On April 9, 2010, REG Marketing & Logistics Group, LLC and REG Services, together with the Company as guarantor, (the WestLB Loan Parties) entered into a Revolving Credit Agreement (WestLB Revolver) with WestLB AG (WestLB). The initial available credit amount under the WestLB Revolver is $10,000 with additional lender increases up to a maximum commitment of $18,000. Advances under the WestLB Revolver are limited to the amount of certain qualifying assets of the WestLB Loan Parties that secure amounts borrowed. The WestLB Revolver requires the WestLB Loan Parties to maintain compliance with certain financial covenants. The term of the WestLB Revolver is two years. The interest rate varies depending on the loan type designation and is either 2.0% over the higher of 50 basis points above the Federal Funds Effective Rate or the WestLB prime rate for base rate loans or 3.0% over adjusted LIBOR for Eurodollar loans. As of the date of the financial statements, no amounts were outstanding under the WestLB Revolver.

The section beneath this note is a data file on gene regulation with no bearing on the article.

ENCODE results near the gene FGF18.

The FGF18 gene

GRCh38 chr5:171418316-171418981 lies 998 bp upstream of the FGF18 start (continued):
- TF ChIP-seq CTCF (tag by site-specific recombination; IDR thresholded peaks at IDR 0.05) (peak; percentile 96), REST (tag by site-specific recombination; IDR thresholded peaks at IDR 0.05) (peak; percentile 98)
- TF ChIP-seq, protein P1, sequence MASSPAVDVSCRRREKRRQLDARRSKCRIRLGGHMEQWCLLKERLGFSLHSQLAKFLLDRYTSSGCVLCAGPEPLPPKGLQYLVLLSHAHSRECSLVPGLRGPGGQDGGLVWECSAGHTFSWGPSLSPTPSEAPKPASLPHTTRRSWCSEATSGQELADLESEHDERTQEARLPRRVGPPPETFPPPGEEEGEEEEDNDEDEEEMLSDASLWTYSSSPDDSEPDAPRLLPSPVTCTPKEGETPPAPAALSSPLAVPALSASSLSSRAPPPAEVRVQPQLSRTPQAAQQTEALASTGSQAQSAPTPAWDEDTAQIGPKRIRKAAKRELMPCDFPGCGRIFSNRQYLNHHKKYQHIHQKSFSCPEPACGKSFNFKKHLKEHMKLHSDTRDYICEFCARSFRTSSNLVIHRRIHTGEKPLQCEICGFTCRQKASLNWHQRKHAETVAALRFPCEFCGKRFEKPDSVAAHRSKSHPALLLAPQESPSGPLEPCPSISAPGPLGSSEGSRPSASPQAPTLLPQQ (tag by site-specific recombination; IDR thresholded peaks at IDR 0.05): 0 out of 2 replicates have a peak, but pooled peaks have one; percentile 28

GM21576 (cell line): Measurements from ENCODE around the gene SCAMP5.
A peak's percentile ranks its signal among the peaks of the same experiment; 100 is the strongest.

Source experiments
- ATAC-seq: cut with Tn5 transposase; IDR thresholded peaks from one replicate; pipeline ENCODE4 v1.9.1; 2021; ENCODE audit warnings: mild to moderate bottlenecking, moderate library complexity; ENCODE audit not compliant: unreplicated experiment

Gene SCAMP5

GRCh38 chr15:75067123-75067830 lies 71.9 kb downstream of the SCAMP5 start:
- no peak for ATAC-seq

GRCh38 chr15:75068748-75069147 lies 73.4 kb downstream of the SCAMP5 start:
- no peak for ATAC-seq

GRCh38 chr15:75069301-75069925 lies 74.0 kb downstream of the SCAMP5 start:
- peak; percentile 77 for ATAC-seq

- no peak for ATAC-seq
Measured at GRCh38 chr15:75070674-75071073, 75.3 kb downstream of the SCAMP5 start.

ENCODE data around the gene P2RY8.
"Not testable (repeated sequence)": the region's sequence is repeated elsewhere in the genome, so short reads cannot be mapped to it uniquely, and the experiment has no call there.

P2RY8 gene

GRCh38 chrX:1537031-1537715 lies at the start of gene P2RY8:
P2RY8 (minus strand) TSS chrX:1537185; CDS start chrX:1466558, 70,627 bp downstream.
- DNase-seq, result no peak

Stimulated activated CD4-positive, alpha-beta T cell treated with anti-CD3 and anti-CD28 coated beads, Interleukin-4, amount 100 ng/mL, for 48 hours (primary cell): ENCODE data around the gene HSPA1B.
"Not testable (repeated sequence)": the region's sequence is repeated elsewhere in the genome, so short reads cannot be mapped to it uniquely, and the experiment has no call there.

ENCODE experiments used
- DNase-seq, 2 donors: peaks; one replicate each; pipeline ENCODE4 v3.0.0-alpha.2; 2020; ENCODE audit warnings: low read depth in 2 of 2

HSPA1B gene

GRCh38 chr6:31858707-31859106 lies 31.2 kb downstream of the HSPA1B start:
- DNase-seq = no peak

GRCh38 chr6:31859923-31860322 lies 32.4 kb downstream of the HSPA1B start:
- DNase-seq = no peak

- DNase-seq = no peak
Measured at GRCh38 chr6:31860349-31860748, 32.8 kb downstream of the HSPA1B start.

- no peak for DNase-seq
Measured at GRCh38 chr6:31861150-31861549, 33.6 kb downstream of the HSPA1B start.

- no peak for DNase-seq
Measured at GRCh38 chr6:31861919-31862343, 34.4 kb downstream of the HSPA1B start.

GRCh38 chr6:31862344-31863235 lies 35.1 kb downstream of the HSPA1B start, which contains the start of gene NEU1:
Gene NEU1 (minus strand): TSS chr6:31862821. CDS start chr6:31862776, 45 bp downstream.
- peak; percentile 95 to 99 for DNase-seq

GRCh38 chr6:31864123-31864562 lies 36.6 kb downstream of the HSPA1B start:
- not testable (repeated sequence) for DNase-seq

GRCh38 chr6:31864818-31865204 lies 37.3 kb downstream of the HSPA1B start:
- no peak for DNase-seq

The WestLB Revolver is secured by assets and ownership interests of the WestLB Loan Parties. In connection with the West LB Revolver, the Company issued 500,000 shares of Common Stock to WestLB and guarantees the outstanding obligations of the loan.

 

35


On May 1, 2010, the Company amended its lease of a terminal facility in Houston, Texas. The amended agreement is through December 2021 and reduces the monthly lease payment. For the year ending December 31, 2010, the payment is reduced from $515 to $165. For the year ending December 31, 2011, the monthly lease payment will increase on a quarterly basis throughout the year resulting in monthly lease payments of $215, $275, $350 and $450. From January 1, 2012, and continuing thereafter, the monthly lease payment will be $515, subject to escalation, on an annual basis, utilizing the producer price index.